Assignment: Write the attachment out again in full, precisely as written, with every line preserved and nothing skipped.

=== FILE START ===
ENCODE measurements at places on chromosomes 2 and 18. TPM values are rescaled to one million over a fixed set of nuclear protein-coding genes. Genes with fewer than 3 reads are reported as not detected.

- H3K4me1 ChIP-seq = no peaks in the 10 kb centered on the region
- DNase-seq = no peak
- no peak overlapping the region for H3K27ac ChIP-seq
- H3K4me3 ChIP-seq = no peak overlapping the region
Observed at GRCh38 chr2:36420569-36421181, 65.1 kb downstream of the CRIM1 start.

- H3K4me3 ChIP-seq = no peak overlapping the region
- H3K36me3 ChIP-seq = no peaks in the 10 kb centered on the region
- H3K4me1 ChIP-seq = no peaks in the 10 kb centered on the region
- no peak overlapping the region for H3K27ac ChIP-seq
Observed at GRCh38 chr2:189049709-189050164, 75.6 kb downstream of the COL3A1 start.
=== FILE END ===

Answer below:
ENCODE measurements at places on chromosomes 2 and 18. TPM values are rescaled to one million over a fixed set of nuclear protein-coding genes. Genes with fewer than 3 reads are reported as not detected.

- H3K4me1 ChIP-seq = no peaks in the 10 kb centered on the region
- DNase-seq = no peak
- no peak overlapping the region for H3K27ac ChIP-seq
- H3K4me3 ChIP-seq = no peak overlapping the region
Observed at GRCh38 chr2:36420569-36421181, 65.1 kb downstream of the CRIM1 start.

- H3K4me3 ChIP-seq = no peak overlapping the region
- H3K36me3 ChIP-seq = no peaks in the 10 kb centered on the region
- H3K4me1 ChIP-seq = no peaks in the 10 kb centered on the region
- no peak overlapping the region for H3K27ac ChIP-seq
Observed at GRCh38 chr2:189049709-189050164, 75.6 kb downstream of the COL3A1 start.